An orally administered enzyme therapeutic for homocystinuria that suppresses homocysteine by metabolizing methionine in the gastrointestinal tract

Kristen Skvorak, Vesna Mitchell, Leann Teadt, Kierra A. Franklin, Hyung Ok Lee, Nikki Kruse, Callie Huitt-Roehl, Julie Hang, Faye Du, Stephanie Galanie, Steven Guan, Hera Aijaz, Nianliu Zhang, Gabriel Rajkovic, Warren D. Kruger, Moulay Hicham Alaoui Ismaili, Gjalt Huisman, Kerryn McCluskie, Adam P. Silverman

Research output: Contribution to journalArticlepeer-review

3 Scopus citations


Classical homocystinuria (HCU) is a rare inborn error of amino acid metabolism characterized by accumulation of homocysteine, an intermediate product of methionine metabolism, leading to significant systemic toxicities, particularly within the vascular, skeletal, and ocular systems. Most patients require lifelong dietary therapy with severe restriction of natural protein to minimize methionine intake, and many patients still struggle to maintain healthy homocysteine levels. Since eliminating methionine from the diet reduces homocysteine levels, we hypothesized that an enzyme that can degrade methionine within the gastrointestinal (GI) tract could help HCU patients maintain healthy levels while easing natural protein restrictions. We describe the preclinical development of CDX-6512, a methionine gamma lyase (MGL) enzyme that was engineered for stability and activity within the GI tract for oral administration to locally degrade methionine. CDX-6512 is stable to low pH and intestinal proteases, enabling it to survive the harsh GI environment without enteric coating and to degrade methionine freed from dietary protein within the small intestine. Administering CDX-6512 to healthy non-human primates following a high protein meal led to a dose-dependent suppression of plasma methionine. In Tg-I278T Cbs−/− mice, an animal model that recapitulates aspects of HCU disease including highly elevated serum homocysteine levels, oral dosing of CDX-6512 after a high protein meal led to suppression in serum levels of both methionine and homocysteine. When animals received a daily dose of CDX-6512 with a high protein meal for two weeks, the Tg-I278T Cbs−/− mice maintained baseline homocysteine levels, whereas homocysteine levels in untreated animals increased by 39%. These preclinical data demonstrate the potential of CDX-6512 as an oral enzyme therapy for HCU.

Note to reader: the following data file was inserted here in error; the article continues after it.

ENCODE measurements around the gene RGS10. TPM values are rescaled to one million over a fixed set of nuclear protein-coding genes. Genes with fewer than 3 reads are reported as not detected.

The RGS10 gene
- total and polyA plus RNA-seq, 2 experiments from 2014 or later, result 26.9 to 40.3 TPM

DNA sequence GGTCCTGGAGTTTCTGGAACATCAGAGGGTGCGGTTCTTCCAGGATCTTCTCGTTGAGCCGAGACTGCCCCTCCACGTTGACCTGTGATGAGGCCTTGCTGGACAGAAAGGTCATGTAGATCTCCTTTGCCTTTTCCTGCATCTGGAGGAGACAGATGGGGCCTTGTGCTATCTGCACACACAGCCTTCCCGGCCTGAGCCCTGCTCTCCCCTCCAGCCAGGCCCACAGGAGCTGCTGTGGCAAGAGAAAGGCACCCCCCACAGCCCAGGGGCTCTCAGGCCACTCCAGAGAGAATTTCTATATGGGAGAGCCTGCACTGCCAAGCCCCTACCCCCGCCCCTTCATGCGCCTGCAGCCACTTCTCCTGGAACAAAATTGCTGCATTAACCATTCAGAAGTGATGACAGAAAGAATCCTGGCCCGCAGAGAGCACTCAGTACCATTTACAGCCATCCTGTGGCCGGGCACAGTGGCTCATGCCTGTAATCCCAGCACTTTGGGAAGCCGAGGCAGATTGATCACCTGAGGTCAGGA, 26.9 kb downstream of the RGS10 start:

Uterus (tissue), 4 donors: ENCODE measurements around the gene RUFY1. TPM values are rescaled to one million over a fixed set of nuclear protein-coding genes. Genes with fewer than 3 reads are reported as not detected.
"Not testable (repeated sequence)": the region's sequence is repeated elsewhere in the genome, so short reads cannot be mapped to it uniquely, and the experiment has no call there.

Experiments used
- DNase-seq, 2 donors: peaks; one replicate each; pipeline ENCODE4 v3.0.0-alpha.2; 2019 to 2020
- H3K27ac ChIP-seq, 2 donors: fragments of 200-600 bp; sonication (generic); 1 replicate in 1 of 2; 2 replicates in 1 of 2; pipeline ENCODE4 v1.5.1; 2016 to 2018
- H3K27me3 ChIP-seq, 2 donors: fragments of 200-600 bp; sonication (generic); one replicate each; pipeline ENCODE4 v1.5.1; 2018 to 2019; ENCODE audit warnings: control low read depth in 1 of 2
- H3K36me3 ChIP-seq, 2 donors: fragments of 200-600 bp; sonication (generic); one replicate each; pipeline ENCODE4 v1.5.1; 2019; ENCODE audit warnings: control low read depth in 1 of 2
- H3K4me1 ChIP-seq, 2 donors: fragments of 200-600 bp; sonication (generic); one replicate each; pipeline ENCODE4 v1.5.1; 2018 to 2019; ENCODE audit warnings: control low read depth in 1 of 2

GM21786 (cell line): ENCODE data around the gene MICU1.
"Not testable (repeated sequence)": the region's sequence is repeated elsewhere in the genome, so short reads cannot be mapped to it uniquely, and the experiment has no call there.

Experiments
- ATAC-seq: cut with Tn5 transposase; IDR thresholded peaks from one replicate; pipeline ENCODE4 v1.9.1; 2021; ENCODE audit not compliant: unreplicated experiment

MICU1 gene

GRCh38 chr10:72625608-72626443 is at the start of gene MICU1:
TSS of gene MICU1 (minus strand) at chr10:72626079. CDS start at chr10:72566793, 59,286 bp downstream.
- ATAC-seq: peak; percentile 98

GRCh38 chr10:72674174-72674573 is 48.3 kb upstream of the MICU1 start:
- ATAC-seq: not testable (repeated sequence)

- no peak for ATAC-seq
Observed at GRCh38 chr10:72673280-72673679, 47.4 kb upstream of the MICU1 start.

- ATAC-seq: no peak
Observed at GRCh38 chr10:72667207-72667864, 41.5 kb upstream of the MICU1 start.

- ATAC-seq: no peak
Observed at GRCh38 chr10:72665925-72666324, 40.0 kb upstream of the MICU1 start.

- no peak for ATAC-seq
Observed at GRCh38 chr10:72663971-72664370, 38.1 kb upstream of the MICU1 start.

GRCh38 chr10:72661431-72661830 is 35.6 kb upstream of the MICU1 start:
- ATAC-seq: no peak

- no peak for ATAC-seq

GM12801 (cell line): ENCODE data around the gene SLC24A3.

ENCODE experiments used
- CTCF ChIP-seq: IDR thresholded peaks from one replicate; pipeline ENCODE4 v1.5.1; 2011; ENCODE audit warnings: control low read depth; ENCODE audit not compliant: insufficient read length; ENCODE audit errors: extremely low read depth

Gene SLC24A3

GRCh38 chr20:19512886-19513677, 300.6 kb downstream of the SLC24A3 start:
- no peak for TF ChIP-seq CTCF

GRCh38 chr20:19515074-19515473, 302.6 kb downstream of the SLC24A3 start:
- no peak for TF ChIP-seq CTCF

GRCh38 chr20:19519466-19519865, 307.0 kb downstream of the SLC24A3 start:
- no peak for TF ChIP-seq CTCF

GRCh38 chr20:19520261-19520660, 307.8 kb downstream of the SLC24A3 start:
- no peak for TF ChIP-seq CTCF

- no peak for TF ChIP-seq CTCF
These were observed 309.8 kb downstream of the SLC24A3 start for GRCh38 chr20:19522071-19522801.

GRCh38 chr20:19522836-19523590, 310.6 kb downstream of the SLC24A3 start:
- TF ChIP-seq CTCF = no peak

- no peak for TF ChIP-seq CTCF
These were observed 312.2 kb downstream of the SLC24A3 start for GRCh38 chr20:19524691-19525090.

Original languageEnglish
Article number107653
Pages (from-to)107653
JournalMolecular Genetics and Metabolism
Issue number4
StatePublished - Aug 2023


  • Cystathionine beta-synthase deficiency
  • Enzyme engineering
  • Enzyme replacement therapy
  • Homocystinuria
  • Methionine gamma lyase


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